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The Civil War changed many things for many men, and Jonathan Trask was no exception. Returning home after two painful years in a Yankee hospital and prison camp, he found his mother dead, his father a hopeless drunk, their once-prosperous ranch a shambles, and the girl he loved married to his brother! A lesser man might have given up in despair, but these setbacks merely tempered the steel in Jonathan's character. He suppressed his personal problems by devoting his full energies to rebuilding the ranch. Within a few years his success was acknowledged throughout Texas and his name was spoken with respect and fear. But Jonathan's empire had a fatal flaw and as his wealth and power grew, so did the seeds of self-destruction. BITTER GRASS is an exciting western of a dynamic man destroying himself through the misuse of power. Note from T. V. Olsen Author Frontier historians, professional and amateur, will recognize BITTER GRASS as being in large part a highly fictionalized account of the career of Isom Prentice "Print" Olive, a real-life pioneer cattleman of Texas and Nebraska. With a few exceptionsmost notably Alex McKennathe key characters are drawn from life to one degree or another, as is much of the narrative. However, because my characterization of actual personalities is imaginary, because many of the events are either fictitious or based only slightly on fact, and because the chronological sprawl of a single career has been here compressed into a ten-year period, I have assigned fictional names to most places and all but a handful of historical persons mentioned (i.e., McCoy, Hickok, Shanghai Pierce). While the vigorous and violent public (but not private) life of the real "Print" Olive is paralleled very closely by that of the fictional Jonathan "Buck" Trask, no aspect of this book should be regarded as the author's opinion of "how it might have been." BITTER GRASS is a novel, not a speculative work. Both fact and speculationand two diametrically opposed viewpoints on the character of "Print" Olive are abundantly presented in Harry E. Chrisman's THE LADDER OF RIVERS and Man Sandoz' THE CATTLEMEN, to which I refer the curious reader.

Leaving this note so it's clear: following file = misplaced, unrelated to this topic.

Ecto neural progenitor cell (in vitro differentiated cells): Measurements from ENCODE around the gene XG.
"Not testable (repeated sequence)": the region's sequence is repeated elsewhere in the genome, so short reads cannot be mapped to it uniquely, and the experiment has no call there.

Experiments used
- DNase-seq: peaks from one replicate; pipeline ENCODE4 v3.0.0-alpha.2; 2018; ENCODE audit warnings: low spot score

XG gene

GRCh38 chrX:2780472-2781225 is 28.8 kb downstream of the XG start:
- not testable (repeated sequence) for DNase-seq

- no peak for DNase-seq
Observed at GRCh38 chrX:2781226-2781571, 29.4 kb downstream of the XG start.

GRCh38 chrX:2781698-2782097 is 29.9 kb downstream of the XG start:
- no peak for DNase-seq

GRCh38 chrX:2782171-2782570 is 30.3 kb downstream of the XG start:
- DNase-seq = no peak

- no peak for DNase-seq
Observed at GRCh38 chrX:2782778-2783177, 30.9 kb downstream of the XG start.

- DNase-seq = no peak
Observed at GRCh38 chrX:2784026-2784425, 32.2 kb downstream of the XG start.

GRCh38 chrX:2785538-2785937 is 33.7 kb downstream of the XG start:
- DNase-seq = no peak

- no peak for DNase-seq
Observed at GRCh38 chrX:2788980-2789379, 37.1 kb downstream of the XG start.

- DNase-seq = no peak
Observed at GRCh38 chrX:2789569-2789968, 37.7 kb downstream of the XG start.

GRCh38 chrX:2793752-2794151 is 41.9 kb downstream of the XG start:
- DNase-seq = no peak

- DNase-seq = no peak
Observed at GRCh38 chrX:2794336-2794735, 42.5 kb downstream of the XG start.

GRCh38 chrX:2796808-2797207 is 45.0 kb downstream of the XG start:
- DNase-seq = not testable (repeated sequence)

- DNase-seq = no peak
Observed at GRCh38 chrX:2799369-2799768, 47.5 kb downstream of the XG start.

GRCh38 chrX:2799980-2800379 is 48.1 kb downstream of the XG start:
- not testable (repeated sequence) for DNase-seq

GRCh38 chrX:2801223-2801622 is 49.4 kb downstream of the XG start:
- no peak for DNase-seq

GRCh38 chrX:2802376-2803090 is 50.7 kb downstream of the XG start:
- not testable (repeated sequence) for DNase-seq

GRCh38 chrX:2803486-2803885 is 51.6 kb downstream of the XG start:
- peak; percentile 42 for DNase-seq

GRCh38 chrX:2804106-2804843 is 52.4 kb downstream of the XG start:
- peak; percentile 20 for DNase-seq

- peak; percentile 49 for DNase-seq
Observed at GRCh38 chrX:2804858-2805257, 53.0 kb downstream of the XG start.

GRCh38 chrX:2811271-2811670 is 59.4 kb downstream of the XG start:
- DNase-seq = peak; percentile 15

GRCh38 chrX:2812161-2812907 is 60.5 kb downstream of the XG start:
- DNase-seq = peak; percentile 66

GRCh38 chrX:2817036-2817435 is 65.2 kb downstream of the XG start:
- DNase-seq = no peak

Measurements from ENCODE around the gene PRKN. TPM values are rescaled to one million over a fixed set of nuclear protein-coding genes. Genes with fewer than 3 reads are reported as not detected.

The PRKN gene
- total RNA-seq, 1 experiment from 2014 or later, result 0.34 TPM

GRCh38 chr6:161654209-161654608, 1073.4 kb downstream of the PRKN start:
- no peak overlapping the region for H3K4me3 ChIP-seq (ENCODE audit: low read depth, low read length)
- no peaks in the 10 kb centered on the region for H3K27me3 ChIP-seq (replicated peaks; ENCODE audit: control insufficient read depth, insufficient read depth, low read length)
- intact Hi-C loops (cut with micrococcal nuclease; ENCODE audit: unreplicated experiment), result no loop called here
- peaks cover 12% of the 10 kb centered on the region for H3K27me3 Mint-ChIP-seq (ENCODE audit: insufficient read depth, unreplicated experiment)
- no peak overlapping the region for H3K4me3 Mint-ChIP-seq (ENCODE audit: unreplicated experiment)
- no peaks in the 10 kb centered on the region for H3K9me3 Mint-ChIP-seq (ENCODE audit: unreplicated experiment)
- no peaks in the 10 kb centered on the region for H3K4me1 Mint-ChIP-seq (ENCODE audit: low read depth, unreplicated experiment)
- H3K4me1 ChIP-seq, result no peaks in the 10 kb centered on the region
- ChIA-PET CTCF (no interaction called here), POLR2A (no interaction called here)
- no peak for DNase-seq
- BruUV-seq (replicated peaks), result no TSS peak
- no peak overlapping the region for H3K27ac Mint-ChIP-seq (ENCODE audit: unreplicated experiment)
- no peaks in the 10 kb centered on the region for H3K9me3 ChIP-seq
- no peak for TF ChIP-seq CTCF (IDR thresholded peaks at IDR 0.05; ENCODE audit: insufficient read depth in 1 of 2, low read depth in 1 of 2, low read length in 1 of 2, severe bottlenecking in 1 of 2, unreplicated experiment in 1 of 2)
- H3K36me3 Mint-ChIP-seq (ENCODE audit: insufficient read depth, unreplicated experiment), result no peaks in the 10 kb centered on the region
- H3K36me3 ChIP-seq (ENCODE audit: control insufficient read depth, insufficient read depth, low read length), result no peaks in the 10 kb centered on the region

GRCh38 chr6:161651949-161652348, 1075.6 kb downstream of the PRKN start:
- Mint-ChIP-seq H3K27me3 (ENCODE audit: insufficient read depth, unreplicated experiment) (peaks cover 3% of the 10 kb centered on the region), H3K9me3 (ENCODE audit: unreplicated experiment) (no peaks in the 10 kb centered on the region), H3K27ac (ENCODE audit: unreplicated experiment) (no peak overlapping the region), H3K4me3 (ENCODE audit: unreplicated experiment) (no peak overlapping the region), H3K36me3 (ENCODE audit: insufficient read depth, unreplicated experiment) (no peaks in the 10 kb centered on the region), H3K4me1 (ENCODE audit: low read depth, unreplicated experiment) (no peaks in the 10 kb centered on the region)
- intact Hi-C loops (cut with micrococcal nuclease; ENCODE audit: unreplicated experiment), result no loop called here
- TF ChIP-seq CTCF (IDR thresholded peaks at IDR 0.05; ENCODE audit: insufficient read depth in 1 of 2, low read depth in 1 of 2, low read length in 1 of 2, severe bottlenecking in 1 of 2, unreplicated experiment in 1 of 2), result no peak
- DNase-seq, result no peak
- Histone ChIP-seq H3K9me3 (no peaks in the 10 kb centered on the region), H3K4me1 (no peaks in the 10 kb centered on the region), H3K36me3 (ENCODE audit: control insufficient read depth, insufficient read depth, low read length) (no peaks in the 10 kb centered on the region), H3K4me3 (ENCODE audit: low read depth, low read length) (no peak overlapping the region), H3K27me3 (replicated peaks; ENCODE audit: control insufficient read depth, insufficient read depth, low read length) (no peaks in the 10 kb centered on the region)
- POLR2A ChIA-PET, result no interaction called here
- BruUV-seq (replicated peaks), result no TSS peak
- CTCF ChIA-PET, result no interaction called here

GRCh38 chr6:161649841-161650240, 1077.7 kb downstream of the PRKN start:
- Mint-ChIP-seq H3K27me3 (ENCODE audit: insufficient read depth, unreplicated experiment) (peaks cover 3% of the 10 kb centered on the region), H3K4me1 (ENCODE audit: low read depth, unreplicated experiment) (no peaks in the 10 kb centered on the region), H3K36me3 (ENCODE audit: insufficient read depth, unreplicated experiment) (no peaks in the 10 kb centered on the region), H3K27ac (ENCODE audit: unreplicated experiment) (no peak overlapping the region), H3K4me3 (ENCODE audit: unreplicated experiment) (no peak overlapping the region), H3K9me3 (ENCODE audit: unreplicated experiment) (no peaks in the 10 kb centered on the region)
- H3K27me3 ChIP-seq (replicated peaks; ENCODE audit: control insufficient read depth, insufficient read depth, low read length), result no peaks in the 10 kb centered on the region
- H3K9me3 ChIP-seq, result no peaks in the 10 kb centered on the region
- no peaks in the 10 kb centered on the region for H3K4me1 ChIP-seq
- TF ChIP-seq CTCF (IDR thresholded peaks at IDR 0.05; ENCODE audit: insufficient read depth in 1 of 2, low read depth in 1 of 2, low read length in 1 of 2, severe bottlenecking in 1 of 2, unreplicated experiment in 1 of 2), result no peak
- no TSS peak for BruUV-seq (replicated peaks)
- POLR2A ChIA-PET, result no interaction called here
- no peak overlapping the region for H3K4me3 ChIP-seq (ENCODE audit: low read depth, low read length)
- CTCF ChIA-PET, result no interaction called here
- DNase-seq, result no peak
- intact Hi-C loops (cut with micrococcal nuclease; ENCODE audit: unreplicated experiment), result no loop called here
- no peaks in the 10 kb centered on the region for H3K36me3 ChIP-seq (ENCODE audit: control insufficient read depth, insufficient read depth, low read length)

Ike Banner cursed his arthritic hands as he grasped the reins. Pain he'd easily shrugged it off while building the Swallowtail Ranch, a rope burn, a cattle kick, they healed. But like the throbbing in his joints the pain his three boys caused him was a permanent burr under his saddle. Thorp was a good foreman, if you overlooked his cruelty. Since his accident, Tyrone had climbed into the bottle, and Free had the morals of a snake. Just as he had curbed their wrongheadedness in life, Ike would do it in death. He was sure he had been fair in his will, done his duty to his claimed, and unclaimed sons.
When they shot his father, Calem Gault seeks revenge against Major Jeffrey Dembrow's people, who gets a posse together and pursues him and his brother Jesse.
Silas Pine was about to turn fifty. That tended to start a man thinking, especially when his doctor told him he had a bad heart and he had to take it easy if he wanted to see his next birthday. What Silas wanted more than anything was one last chance to make peace with his son, who was marshal in the isolated town of Grafton. Wyoming. But arriving in the middle of a bank robbery wasn't the way Silas had pictured the reunion. Neither was leading a posse in a pursuit more deadly than bullets.
Frank Ulring was The Law in Grafton County. In six short years he had driven the outlaws, the rustlers and robbers from their mountain refuges and had whiplashed the Navajos into sullen, but submissive obedience. Though some might have muttered about the severity of his methods, when they remembered how it had been, they always supported their tough, domineering sheriff. The town of Spurlock was his domain, where he had everything he had aimed for in life except a wife. Though the woman he wanted was already married, the Sheriff had a scheme and the scheme was called murder, and the only obstacle to it was a witness a Navajo who soon became the object of one of the most intensive manhunts Grafton County had ever seen.